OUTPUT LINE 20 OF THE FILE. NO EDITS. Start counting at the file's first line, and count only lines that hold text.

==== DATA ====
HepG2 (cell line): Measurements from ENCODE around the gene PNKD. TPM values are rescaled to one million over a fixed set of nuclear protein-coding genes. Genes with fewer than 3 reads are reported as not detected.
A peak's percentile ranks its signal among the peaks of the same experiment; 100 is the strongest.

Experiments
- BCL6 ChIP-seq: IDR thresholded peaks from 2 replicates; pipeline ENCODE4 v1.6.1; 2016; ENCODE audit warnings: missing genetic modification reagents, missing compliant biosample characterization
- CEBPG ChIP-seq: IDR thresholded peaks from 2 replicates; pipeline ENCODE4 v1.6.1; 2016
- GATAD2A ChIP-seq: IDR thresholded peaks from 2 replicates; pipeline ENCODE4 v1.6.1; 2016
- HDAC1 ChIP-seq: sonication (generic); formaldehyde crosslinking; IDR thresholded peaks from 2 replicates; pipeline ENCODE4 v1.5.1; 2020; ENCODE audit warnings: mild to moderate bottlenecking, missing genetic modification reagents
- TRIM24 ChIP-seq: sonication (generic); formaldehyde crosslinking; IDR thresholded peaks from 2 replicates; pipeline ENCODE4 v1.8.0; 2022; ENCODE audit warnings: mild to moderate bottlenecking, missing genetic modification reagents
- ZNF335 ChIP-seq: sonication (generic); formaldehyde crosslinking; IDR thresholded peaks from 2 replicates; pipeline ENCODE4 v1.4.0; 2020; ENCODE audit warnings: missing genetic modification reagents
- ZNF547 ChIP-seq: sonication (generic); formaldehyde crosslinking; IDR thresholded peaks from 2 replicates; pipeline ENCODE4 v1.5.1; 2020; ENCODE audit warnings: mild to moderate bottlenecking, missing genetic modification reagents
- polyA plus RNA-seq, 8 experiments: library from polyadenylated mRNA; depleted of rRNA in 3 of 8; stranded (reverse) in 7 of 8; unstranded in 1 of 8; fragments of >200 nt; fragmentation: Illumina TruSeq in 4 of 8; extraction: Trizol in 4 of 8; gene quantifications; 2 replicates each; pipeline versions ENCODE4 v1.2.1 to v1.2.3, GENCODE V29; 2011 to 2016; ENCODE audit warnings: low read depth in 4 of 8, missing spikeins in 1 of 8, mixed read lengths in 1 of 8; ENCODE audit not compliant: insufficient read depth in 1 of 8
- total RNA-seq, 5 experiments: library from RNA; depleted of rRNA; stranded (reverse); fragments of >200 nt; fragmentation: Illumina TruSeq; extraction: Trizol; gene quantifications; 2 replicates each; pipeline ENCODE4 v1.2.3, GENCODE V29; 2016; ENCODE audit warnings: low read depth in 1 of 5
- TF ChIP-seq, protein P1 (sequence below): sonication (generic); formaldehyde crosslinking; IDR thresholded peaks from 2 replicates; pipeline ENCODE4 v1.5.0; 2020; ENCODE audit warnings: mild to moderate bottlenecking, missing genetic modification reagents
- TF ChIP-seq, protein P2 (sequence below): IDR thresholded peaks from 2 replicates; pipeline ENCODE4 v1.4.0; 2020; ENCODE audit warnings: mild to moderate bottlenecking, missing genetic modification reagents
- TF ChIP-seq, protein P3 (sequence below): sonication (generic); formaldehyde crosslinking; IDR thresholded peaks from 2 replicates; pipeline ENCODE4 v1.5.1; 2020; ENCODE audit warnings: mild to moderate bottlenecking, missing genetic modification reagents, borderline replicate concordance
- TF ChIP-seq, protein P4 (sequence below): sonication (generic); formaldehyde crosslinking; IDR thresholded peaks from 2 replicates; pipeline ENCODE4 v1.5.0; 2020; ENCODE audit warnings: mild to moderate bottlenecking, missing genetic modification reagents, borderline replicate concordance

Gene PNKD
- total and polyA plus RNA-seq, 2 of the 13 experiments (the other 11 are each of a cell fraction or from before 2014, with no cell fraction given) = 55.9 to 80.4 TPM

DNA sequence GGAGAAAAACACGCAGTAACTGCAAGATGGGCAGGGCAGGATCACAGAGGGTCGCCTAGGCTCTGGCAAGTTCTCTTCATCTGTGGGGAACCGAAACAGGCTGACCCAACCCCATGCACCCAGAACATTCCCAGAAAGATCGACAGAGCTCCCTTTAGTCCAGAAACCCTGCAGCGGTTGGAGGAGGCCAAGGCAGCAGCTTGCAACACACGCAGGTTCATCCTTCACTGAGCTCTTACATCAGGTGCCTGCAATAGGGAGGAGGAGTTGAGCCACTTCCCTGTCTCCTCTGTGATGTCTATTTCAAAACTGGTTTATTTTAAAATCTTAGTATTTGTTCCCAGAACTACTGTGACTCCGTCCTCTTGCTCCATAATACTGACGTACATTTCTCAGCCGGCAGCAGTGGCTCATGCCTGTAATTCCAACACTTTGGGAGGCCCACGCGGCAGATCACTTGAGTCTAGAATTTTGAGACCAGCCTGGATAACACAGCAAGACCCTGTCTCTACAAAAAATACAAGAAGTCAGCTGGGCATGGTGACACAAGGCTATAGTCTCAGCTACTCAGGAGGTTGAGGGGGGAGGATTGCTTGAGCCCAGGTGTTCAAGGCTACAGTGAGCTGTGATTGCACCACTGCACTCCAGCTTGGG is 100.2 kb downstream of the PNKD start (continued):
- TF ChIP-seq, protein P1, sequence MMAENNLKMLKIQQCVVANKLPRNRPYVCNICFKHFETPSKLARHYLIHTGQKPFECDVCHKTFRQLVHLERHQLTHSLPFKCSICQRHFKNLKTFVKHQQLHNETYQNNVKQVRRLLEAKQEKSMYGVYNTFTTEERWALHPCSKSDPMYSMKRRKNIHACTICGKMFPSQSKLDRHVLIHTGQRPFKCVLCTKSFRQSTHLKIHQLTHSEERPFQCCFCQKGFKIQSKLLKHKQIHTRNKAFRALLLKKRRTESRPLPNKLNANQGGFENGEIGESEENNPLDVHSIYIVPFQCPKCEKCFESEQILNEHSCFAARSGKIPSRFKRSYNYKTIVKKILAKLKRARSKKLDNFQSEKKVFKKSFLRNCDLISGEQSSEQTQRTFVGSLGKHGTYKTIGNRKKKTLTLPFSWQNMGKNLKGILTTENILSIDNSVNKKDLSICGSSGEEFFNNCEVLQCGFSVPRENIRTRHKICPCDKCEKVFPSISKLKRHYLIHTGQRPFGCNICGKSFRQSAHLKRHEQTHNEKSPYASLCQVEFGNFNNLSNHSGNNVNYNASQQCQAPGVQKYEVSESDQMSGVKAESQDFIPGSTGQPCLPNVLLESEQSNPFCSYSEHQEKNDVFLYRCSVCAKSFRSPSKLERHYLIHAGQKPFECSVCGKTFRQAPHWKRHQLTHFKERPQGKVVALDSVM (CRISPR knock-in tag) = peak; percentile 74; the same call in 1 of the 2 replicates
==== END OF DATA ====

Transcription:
- TF ChIP-seq, protein P1, sequence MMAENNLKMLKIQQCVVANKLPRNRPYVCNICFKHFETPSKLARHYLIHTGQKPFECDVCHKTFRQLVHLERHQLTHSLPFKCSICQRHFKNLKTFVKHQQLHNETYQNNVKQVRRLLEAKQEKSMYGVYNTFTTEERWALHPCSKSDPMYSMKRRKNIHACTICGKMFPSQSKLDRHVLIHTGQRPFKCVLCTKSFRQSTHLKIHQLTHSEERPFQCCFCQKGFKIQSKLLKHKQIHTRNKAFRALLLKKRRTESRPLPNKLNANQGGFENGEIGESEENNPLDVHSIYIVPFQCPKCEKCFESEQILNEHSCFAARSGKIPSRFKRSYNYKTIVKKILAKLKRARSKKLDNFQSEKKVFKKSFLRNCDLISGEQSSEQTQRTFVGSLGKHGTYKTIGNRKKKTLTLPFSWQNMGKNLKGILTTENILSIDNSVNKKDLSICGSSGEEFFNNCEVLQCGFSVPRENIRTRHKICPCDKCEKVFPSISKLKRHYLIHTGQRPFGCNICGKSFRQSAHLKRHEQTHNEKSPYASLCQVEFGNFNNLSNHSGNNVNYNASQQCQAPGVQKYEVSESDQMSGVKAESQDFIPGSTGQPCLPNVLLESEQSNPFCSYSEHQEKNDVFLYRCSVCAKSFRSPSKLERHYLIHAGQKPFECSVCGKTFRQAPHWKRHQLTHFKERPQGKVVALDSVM (CRISPR knock-in tag) = peak; percentile 74; the same call in 1 of the 2 replicates